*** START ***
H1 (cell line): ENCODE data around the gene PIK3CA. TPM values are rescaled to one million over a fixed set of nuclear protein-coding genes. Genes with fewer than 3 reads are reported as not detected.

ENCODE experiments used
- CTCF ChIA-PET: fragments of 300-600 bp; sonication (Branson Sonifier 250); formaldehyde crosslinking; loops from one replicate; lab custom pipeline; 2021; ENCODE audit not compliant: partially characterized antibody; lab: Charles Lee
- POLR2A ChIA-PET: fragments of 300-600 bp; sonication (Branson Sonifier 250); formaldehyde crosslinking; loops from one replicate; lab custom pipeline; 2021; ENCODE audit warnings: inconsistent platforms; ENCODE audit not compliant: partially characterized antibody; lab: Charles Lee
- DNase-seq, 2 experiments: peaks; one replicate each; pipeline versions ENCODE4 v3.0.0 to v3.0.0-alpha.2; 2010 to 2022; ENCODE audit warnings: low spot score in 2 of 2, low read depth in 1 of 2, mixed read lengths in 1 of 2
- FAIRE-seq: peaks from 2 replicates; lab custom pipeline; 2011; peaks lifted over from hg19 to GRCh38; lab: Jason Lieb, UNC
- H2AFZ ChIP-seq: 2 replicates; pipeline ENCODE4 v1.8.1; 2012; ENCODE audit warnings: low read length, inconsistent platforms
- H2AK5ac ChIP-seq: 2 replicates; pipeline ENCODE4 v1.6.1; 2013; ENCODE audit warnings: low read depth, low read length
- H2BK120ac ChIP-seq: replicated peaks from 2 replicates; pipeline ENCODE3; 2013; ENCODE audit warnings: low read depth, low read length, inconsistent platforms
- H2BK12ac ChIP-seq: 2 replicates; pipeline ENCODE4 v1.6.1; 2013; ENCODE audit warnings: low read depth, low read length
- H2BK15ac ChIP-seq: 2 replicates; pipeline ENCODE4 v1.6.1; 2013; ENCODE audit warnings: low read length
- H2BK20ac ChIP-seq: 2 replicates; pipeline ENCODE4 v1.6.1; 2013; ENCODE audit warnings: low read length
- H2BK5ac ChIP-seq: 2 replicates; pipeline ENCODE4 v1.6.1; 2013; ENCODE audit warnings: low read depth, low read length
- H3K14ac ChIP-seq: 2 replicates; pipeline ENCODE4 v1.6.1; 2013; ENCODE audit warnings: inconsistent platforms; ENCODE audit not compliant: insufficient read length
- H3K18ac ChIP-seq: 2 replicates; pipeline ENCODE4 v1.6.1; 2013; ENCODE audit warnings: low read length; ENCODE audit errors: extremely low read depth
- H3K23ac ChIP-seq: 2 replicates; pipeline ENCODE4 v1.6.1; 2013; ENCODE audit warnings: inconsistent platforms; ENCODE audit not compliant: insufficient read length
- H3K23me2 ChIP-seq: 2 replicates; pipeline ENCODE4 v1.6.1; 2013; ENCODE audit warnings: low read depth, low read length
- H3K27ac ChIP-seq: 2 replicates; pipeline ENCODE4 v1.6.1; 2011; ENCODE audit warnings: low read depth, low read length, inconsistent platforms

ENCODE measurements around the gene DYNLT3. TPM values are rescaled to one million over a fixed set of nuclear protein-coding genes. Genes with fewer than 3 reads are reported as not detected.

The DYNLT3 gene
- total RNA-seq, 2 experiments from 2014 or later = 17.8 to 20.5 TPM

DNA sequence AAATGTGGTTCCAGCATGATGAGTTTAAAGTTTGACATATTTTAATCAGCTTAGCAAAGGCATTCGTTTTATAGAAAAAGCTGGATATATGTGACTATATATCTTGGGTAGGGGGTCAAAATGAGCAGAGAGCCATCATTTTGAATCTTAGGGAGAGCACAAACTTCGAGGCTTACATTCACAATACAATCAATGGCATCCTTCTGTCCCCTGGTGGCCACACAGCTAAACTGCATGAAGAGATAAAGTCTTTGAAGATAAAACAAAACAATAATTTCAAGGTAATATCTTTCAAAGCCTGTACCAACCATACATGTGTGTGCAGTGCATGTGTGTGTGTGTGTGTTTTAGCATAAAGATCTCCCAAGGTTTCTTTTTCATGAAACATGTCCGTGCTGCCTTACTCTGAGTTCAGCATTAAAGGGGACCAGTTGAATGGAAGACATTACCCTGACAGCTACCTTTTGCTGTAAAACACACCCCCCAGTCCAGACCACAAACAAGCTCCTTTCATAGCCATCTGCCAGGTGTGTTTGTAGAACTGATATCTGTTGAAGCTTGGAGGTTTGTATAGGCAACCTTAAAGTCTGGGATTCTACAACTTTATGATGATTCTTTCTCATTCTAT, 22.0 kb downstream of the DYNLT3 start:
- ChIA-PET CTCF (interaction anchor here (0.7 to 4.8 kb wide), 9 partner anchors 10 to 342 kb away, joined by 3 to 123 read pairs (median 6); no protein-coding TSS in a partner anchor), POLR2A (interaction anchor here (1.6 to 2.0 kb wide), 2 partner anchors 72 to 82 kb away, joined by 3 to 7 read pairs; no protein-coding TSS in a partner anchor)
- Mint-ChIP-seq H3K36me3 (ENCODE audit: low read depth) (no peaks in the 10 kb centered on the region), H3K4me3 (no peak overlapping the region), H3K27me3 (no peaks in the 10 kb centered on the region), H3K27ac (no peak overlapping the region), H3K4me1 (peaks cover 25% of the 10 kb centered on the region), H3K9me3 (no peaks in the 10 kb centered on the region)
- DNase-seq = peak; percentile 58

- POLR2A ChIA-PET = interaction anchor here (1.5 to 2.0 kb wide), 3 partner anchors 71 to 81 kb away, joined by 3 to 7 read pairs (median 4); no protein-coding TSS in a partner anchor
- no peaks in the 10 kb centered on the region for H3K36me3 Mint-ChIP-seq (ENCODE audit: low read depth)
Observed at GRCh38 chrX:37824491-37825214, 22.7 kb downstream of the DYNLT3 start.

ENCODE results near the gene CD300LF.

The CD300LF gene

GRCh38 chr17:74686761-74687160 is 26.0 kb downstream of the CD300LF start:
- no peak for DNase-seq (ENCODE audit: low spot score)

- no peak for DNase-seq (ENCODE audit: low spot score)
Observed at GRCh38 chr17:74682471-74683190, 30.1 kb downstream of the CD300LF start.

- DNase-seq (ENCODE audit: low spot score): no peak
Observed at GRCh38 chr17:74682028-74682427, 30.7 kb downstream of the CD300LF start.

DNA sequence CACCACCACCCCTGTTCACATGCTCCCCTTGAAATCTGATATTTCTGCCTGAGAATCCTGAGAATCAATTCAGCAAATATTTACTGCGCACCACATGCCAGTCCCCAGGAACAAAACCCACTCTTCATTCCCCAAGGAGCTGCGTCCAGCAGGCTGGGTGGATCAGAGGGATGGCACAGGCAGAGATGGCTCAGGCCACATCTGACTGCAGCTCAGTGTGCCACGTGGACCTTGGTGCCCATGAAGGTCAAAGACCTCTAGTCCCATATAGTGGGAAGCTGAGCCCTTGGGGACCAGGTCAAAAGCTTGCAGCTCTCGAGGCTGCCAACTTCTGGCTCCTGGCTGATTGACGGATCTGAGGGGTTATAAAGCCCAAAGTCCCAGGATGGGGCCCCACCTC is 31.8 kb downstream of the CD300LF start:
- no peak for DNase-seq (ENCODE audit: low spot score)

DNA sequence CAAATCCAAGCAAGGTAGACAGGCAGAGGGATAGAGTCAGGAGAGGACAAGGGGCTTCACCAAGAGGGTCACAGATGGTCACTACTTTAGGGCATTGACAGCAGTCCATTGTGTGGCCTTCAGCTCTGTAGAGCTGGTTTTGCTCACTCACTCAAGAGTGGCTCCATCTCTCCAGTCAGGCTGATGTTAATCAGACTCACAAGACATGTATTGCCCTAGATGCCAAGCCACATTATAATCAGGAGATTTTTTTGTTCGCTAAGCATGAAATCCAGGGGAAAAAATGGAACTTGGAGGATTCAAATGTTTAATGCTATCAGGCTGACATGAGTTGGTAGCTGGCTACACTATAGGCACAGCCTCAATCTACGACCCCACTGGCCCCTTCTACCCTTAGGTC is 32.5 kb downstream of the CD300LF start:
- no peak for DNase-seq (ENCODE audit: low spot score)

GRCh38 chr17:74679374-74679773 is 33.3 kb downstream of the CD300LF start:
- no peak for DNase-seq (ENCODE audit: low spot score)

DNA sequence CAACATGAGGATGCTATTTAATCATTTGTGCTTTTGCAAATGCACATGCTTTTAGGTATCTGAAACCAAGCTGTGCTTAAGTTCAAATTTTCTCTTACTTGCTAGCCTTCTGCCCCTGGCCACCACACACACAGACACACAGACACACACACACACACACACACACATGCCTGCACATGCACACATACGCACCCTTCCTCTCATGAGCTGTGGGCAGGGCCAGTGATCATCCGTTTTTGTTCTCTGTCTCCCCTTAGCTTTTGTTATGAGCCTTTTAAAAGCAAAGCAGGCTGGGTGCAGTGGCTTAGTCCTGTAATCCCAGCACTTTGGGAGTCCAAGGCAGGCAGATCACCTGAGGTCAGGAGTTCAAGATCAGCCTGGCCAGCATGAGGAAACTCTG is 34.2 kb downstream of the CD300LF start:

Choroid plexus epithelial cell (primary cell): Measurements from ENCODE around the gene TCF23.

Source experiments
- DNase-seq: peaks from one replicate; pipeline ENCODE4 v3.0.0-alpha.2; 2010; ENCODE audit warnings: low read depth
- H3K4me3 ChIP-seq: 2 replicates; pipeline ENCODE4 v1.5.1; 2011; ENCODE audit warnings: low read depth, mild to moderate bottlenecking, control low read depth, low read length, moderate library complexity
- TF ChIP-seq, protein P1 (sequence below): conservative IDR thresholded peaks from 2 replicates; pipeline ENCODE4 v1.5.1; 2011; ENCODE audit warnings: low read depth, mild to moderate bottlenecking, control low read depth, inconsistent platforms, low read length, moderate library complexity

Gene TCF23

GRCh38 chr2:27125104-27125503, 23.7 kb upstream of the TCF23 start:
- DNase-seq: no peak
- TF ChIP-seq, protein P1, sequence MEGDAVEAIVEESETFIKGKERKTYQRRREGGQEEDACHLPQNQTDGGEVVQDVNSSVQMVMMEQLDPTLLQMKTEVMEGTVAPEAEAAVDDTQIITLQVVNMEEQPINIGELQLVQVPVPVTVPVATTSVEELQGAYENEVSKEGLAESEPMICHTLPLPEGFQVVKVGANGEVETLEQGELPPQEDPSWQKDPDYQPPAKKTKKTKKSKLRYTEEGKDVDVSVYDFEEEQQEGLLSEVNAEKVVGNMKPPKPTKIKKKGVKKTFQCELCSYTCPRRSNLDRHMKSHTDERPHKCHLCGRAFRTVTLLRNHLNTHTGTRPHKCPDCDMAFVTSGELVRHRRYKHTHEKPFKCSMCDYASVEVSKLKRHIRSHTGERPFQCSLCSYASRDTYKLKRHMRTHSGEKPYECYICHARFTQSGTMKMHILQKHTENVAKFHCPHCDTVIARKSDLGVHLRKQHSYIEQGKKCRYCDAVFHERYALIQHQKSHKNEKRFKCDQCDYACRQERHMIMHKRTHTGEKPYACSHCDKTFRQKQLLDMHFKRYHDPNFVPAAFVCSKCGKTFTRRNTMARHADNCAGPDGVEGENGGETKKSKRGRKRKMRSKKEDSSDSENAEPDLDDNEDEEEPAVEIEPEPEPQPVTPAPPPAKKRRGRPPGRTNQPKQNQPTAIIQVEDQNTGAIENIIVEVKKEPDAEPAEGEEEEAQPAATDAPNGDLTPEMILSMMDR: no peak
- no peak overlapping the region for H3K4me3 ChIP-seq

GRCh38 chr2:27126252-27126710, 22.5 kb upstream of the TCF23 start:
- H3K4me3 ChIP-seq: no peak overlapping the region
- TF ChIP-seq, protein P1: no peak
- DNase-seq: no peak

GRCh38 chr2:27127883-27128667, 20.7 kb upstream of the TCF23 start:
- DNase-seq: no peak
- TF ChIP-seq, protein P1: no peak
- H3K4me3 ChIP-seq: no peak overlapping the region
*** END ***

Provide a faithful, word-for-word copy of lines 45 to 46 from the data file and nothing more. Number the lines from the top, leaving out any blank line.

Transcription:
Source experiments
- DNase-seq: peaks from one replicate; pipeline ENCODE4 v3.0.0-alpha.2; 2010; ENCODE audit warnings: low read depth